A command prompt is an entry point for typing computer commands in the Command Prompt window. By typing commands at the command prompt, you can perform tasks on your computer without using the Windows graphical interface.

This tutorial will show you how to change the default font and font size used by a command prompt for your account in Windows 7, Windows 8, and Windows 10.

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How to Customize Command Prompt Window Position in Windows

A command prompt is an entry point for typing computer commands in the Command Prompt window. By typing commands at the command prompt, you can perform tasks on your computer without using the Windows graphical interface.

This tutorial will show you how to customize the default window position a command prompt opens at by default for your account in Windows 7, Windows 8, and Windows 10.

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How to Enable or Disable Indexing when on Battery Power in Windows

By default, Windows will use the index when searching to give you faster search results. The search index only includes your selected locations. These locations can be filtered for what file types (extensions), file properties, and file contents you want indexed.

The index uses the Windows Search service and runs as the Searchindexer.exe process in the background. The index will automatically rebuild and update for changes made to the included locations since the last index rebuild to increase search result accuracy.

By default, the search indexer backoff feature will reduce indexing speed while rebuilding the index when there is user activity, and will automatically continue at full speed when no user activity is detected.

If you like, you can enable a policy to pause indexing when your PC is running on battery power to conserve energy, and automatically resume indexing when your PC is running on AC power next.

This tutorial will show you how to enable or disable indexing when your PC is running on battery power for all users in Windows 7, Windows 8, and Windows 10.

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How to Enable or Disable Advanced Indexing Options in Windows

By default, Windows will use the index when searching to give you faster search results. The search index only includes your selected locations. These locations can be filtered for what file types (extensions), file properties, and file contents you want indexed.

This tutorial will show you how to enable or disable advanced indexing options in Windows 7, Windows 8, and Windows 10.

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How to Enable or Disable Modifying Indexed Locations in Windows 7, Windows 8, and Windows 10

By default, Windows will use the index when searching to give you faster search results. The search index only includes your selected locations. These locations can be filtered for what file types (extensions), file properties, and file contents you want indexed.

This tutorial will show you how to enable or disable the ability to modify indexed locations for all users in Windows 7, Windows 8, and Windows 10.

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How to Enable or Disable Search Indexing in Windows 7, Windows 8, and Windows 10

By default, Windows will use the index when searching to give you faster search results. The search index only includes your selected locations. These locations can be filtered for what file types (extensions), file properties, and file contents you want indexed.

The index uses the Windows Search service and runs as the Searchindexer.exe process in the background. The index will automatically rebuild and update for changes made to the included locations since the last index rebuild to increase search result accuracy.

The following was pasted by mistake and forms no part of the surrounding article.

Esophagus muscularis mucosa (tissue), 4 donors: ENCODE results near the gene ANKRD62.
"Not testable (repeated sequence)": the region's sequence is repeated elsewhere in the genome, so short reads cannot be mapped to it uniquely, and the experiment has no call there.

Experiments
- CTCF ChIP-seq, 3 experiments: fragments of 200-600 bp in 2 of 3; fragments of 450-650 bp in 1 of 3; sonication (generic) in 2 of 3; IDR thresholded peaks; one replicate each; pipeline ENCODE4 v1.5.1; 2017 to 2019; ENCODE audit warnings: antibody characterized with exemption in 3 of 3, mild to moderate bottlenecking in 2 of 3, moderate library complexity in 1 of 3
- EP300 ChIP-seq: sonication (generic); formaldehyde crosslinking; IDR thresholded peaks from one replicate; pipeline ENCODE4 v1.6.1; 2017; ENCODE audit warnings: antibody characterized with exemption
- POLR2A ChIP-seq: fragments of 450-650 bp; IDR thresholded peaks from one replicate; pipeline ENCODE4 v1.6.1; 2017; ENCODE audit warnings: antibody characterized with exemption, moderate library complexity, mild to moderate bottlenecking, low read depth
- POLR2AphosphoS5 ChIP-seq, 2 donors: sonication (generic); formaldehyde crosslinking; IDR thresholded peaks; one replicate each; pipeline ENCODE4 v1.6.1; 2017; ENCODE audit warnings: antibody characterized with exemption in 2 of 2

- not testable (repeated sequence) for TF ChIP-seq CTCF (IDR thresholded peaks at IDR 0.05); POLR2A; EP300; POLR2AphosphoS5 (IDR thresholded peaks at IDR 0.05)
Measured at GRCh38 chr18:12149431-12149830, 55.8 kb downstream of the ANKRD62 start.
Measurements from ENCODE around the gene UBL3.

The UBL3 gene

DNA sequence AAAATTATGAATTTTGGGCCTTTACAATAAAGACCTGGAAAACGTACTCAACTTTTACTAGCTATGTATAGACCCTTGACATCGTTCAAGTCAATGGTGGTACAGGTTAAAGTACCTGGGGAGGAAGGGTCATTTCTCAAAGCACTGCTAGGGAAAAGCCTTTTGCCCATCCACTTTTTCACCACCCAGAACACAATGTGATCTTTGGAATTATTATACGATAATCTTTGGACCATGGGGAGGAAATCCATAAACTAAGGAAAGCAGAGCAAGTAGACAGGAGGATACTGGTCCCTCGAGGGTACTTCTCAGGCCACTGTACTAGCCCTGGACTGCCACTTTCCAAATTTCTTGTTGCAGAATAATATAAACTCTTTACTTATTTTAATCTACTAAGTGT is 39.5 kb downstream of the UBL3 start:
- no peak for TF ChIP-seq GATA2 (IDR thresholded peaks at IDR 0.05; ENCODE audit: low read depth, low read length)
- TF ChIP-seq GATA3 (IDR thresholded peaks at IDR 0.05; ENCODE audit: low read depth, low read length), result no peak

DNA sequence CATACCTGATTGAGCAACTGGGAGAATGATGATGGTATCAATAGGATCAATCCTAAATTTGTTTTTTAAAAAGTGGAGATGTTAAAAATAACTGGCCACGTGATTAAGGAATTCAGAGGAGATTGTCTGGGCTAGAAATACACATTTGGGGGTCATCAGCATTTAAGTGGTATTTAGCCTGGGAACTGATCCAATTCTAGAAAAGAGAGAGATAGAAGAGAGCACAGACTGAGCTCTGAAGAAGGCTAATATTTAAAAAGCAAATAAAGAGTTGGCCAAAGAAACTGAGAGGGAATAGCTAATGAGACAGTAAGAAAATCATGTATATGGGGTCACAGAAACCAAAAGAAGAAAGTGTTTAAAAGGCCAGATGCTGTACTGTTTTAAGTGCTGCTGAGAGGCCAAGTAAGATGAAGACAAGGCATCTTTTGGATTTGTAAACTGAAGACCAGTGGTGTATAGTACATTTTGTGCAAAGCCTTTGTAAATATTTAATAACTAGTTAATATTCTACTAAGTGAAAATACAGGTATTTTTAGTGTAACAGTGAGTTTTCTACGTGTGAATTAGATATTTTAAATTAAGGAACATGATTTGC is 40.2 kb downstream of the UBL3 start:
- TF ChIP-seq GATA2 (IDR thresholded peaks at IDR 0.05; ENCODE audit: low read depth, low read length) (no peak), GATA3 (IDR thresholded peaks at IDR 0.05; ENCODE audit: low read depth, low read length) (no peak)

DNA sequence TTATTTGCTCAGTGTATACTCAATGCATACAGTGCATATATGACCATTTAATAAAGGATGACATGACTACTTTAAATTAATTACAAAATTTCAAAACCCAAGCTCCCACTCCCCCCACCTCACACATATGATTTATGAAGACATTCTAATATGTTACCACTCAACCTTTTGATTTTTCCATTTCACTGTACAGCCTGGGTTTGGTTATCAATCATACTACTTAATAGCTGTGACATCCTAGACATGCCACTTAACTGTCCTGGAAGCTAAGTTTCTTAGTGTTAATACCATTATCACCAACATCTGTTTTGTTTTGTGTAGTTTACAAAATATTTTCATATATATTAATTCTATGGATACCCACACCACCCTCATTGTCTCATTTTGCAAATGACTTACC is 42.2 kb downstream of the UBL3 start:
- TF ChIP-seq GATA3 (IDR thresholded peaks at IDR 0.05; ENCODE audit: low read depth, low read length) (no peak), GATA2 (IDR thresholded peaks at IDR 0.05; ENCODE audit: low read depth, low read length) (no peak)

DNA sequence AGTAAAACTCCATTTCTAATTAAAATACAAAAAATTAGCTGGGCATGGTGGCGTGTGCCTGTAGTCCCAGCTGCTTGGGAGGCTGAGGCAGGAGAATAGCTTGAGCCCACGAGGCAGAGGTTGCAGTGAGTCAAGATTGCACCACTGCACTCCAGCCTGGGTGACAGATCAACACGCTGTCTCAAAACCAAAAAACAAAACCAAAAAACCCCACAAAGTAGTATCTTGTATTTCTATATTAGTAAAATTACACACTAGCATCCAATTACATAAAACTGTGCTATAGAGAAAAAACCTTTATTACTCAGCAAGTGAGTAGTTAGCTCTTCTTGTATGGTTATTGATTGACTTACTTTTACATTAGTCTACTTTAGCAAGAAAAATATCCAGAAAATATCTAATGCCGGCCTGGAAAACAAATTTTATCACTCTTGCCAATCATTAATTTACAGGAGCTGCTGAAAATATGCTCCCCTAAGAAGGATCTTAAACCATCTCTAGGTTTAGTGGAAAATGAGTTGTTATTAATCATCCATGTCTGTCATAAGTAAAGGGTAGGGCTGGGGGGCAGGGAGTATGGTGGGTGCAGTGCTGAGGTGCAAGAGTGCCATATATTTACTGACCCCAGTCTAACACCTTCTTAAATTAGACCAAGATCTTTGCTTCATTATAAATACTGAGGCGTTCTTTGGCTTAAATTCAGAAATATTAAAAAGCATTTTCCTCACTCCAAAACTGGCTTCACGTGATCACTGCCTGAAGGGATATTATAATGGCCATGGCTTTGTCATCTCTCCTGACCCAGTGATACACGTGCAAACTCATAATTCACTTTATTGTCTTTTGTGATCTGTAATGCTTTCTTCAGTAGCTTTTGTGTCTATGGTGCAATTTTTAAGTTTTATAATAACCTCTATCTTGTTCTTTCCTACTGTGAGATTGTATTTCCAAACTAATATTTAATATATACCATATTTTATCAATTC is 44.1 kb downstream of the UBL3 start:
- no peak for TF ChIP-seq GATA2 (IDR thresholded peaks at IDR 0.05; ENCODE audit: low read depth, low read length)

By default, the search indexer backoff feature will reduce indexing speed while rebuilding the index when there is user activity, and will automatically continue at full speed when no user activity is detected.

If you prefer to search without using the index, then you could disable search indexing. If you disable search indexing, searches will take longer to finish, but search results will always be up to date and accurate.

This tutorial will show you how to enable or disable search indexing for all users in Windows 7, Windows 8, and Windows 10.

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How to Enable or Disable Indexer Backoff in Windows 7, Windows 8, and Windows 10

By default, Windows will use the index when searching to give you faster search results. The search index only includes your selected locations. These locations can be filtered for what file types (extensions), file properties, and file contents you want indexed.

The index uses the Windows Search service and runs as the Searchindexer.exe process in the background. The index will automatically rebuild and update for changes made to the included locations since the last index rebuild to increase search result accuracy.

By default, the search indexer backoff feature will reduce indexing speed while rebuilding the index when there is user activity, and will automatically continue at full speed when no user activity is detected.

If indexer backoff is disabled, indexing will continue at full speed even when system activity is high.

This tutorial will show you how to enable or disable indexer backoff used to reduce indexing speed when there is user activity in Windows 7, Windows 8, and Windows 10.

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How to Hide or Show Search Box in Internet Explorer 11

In Internet Explorer 11, you can show tabs on a separate row, but this will also have the search box show to the right of the address bar. If you don’t show tabs on a separate row in IE11, the search box will not show.

This tutorial will show you how to hide or show the search box on the address bar in Internet Explorer 11 (IE11) for your account in Windows 7, Windows 8, or Windows 10.

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How to Change Windows Photo Viewer Background Color in Windows

You can use Windows Photo Viewer to view your image files in a variety of ways, print, order prints, attach pictures to an e‑mail message, burn, or open photos in another app on your PC.

If you like, you can change the default background color in Windows Photo Viewer.

This tutorial will show you how to change the background color in Windows Photo Viewer to any color for your account in Vista, Windows 7, Windows 8, or Windows 10.